Don't judge Cashman's off-season yet

Austin Jackson

If you were to judge New York Yankee General Manager Brian Cashman's off-season today, you might be tempted to toss Cashman into the Hudson River. There, he could float along with the rest of the debris.

  • Javier Vazquez (1-3, 9.78 ERA) has been putrid. Right now, his fastball looks allergic to Yankee pinstripes and he seems on his way to becoming an albatross around Cashman's neck.
  • Curtis Granderson has a .225 batting average, a pulled groin, a spot on the disabled list and most likely won't play again until some time in June. 
  • Nick Johnson walks a lot, but he is hitting just .134. Seems the Yankee DH has forgotten that he carries a piece of lumber to the plate.

Meanwhile ...

  • Former prized prospect Austin Jackson is starring in center field for Detroit. He is hitting .377, has five stolen bases, has played excellent defense and is drawing raves
  • The apparently unwanted Johnny Damon is hitting .316 and showing no signs of slowing down.
  • Phil Coke is 3-0 with a 1.93 ERA. 
  • Hideki Matsui is hitting .260 with four home runs for the Angels.
  • Ian Kennedy (1-1, 4.45 ERA) has pitched decently in Arizona.
  • Only Melky Cabrera (.212, no home runs, 6 RBI) has really struggled.

As it stands today, the scorecard on Cashman's off-season does not look good. If this was a fight, the Yankee GM would be battered, bloodied and the action might have been stopped already.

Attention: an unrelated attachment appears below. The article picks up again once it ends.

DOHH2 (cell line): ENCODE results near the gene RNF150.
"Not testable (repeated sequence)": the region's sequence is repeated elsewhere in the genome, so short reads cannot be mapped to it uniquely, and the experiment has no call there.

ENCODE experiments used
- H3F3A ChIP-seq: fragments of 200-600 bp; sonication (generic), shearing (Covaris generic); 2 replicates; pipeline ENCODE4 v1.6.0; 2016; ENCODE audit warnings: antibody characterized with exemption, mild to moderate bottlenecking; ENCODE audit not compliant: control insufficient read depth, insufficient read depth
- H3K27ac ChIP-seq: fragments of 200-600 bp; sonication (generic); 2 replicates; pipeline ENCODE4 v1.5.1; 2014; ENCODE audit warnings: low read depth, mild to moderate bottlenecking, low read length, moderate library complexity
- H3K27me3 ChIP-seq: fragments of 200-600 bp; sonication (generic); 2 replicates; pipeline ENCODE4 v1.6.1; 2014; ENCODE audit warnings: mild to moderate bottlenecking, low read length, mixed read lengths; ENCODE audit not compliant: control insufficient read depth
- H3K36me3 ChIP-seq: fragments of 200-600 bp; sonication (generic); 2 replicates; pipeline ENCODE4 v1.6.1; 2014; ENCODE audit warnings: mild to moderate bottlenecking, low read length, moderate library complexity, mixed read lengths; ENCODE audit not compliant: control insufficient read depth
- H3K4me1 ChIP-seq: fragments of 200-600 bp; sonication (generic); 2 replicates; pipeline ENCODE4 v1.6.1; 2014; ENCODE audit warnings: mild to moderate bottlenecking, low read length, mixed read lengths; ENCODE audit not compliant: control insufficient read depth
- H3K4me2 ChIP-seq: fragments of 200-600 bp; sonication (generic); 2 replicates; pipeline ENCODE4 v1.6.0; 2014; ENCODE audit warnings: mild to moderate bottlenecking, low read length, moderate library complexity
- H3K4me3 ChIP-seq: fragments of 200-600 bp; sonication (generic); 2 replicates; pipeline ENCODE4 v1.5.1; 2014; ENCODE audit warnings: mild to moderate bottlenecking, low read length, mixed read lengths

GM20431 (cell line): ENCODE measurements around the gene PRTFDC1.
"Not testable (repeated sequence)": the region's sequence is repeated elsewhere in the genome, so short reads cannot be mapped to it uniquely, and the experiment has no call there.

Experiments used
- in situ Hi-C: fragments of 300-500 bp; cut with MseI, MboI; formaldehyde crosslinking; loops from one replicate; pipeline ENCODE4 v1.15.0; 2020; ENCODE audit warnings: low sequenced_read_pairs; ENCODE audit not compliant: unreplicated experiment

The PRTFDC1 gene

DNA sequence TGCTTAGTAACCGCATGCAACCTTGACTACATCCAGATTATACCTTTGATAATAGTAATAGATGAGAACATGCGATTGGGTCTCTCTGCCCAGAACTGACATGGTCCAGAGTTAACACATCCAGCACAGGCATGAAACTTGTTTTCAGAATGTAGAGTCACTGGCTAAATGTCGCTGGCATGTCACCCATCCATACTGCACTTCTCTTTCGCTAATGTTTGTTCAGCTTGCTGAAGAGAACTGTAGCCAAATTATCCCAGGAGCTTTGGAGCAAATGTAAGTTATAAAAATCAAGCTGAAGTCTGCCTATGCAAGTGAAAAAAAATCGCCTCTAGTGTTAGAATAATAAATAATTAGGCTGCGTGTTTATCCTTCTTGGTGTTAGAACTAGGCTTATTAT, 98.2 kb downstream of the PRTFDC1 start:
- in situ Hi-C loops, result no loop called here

But, it is not a fight. And it is way too early to pass judgment on the moves made by Cashman. Twenty-five games have been played. There are 137 to go and, hopefully, a post-season to follow. Remember also that Cashman's moves were made with an eye toward the upcoming off-season with free agents like Tampa Bay's Carl Crawford likely to be on the market.

So, let's wait and see what happens.

Johnson is not going to hit .134, just like Jackson is not going to hit. 377. I doubt Granderson hits .225 for the season -- he is too good a player for that.

Vazquez? Who knows at this point. The guy has been a quality pitcher everywhere he has gone throughout a career that has -- amazingly -- spanned 13 seasons. Considering how he left New York after 2004, was it a good idea to bring him back this time? Right now, it sure doesn't look like it. Again, though, we are still early in the story. And yes, you can make the argument it is getting late early for Javy.

What will Cashman do, or be able to do, with Vazquez if he continues to pitch like this? I really don't know.

I just know it is way too early to pass judgment on Cashman's decisions.

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